This past year two paramedics have been added to our local police tactical unit.  The medics have been well received and are considered a vital member of the team by the officers.  The medics train regularly with the team.  Unfortunately, there is one critical issue that is creating a serious concern to me and my medics,.  The medics only have one radio channel to operate on to communicate to the other team members and uniformed officers.  This channel is an abscure channel that is not used on a dailey bases by the county dispatch or officers.  I and the team leader (police officer) have asked the county to program the medic radios with the police channels.  The county has citied that the county does not permit non law enforcement entities to have the police channels and refuses to allow the medics to have the channels.  I have considered removing the medics as a result.  At this point I have not.  I have avoided entering the political machine to attempt to resolve this issue.  I have decided to address my conrcerns through written notice to the police chief and the county department of public safety as a means of record.  My questions are there any tatical teams that operate with no or very limited radio communications?  Are there any teams that face a similar expirence?  Does anyone know of any law associations/organizations that have a published positions on tatical medics?

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Replies to This Discussion

i am a non LEO Tac Medic, and we have the normal police channels even without being on a Tec team, when I was assigned to the team my radio was programmed with our SWAT channel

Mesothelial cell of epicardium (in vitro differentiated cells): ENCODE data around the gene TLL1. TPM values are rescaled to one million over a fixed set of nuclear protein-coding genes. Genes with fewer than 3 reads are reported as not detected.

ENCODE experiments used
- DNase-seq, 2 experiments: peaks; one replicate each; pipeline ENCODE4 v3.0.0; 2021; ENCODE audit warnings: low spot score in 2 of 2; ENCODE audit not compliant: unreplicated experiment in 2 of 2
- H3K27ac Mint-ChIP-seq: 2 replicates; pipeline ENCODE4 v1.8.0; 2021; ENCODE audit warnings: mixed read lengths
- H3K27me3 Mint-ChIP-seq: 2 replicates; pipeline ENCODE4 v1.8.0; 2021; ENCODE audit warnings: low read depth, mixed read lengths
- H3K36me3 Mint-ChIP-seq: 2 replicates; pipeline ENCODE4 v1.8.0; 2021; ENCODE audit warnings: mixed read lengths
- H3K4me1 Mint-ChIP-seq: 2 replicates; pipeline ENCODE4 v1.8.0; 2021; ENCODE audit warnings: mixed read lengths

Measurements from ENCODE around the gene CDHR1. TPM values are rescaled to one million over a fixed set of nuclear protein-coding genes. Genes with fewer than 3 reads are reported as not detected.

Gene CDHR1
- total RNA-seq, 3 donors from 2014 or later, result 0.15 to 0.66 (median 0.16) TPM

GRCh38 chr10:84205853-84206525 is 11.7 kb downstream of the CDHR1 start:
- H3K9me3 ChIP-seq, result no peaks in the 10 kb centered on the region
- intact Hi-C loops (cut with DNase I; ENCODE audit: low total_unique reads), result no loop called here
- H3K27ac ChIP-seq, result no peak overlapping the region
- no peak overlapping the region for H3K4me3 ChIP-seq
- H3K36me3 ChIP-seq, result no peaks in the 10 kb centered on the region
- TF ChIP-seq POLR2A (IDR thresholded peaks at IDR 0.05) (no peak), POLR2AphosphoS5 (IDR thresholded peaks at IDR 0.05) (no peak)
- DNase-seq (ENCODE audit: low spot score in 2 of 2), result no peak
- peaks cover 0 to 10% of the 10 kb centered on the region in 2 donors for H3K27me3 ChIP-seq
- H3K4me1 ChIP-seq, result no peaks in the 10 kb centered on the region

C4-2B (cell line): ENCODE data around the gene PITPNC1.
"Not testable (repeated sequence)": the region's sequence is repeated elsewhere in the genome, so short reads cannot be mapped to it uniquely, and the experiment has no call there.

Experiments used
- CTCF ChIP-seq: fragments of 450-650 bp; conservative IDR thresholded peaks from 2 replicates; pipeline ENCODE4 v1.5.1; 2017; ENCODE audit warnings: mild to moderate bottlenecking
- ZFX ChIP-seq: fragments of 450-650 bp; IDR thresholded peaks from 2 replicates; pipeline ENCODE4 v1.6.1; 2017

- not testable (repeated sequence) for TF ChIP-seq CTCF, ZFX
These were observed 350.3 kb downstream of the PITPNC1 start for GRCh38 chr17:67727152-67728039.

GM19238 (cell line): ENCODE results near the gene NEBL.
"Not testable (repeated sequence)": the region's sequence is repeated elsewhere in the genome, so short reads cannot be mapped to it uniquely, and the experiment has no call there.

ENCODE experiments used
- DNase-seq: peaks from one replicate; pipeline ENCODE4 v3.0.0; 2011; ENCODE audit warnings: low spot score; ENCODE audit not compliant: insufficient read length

This is one that your tactical team leader needs to resolve for you. You are operating as prt of a law enforcement unit and proper communications are a necessity. Maybe the cops need to give you one of their radios.

Our TEMS medics always carry two radios - one to talk with EMS dispatch, the other to monitor/talk with the teams that they cover.
if your using a new 800mhz radio you should only need 1 radio with EMS and Tac channels

Skip Kirkwood said:
This is one that your tactical team leader needs to resolve for you. You are operating as prt of a law enforcement unit and proper communications are a necessity. Maybe the cops need to give you one of their radios.

Our TEMS medics always carry two radios - one to talk with EMS dispatch, the other to monitor/talk with the teams that they cover.
Yes, we are using 800 MHz.

William Caruso said:
if your using a new 800mhz radio you should only need 1 radio with EMS and Tac channels

Skip Kirkwood said:
This is one that your tactical team leader needs to resolve for you. You are operating as prt of a law enforcement unit and proper communications are a necessity. Maybe the cops need to give you one of their radios.

Our TEMS medics always carry two radios - one to talk with EMS dispatch, the other to monitor/talk with the teams that they cover.
I and the other medic were issued radios by the PD. When we started, we would just take an older PD portable out of a bank for training or a callout. Last we got issued new ones with scramble chips.
Ed,

Get a spare radio off the Police. Use this until you and the Tac Team bosses convince the powers that be to change the way things are done - especially given that it is an Occupational Health and Safety concern. Duty of Care? Maybe someone dies because you couldn't get to them in time because you didn't have any way of knowing......especially AFTER the powers had prior knowledge since you informed them......
Just a thought.
Cheers

Tim
At our agency EMS and LEO work off of the 800mhz frequency so we had dispatch program the EMS radios to the necessary freq. We also have a firefighter assigned to the team and he borrows a radio for training and call outs. Have you thought about checking to see of PD will "loan" you two a portable until you get over this hurdle?
NTOA has a published position on tactical EMS. NAEMSP has a position on tactical EMS.

I suppose if the county controls the licensing of the radio station they can control the use. I would assume the county is a cooridinator and not controller of operations, meaning that the chief of police would be in charge of the radio, and tell the county how to use his asssets.

You cannot operate without communications. The suggested solutions are good work-arounds for you, and have been used by many of us.

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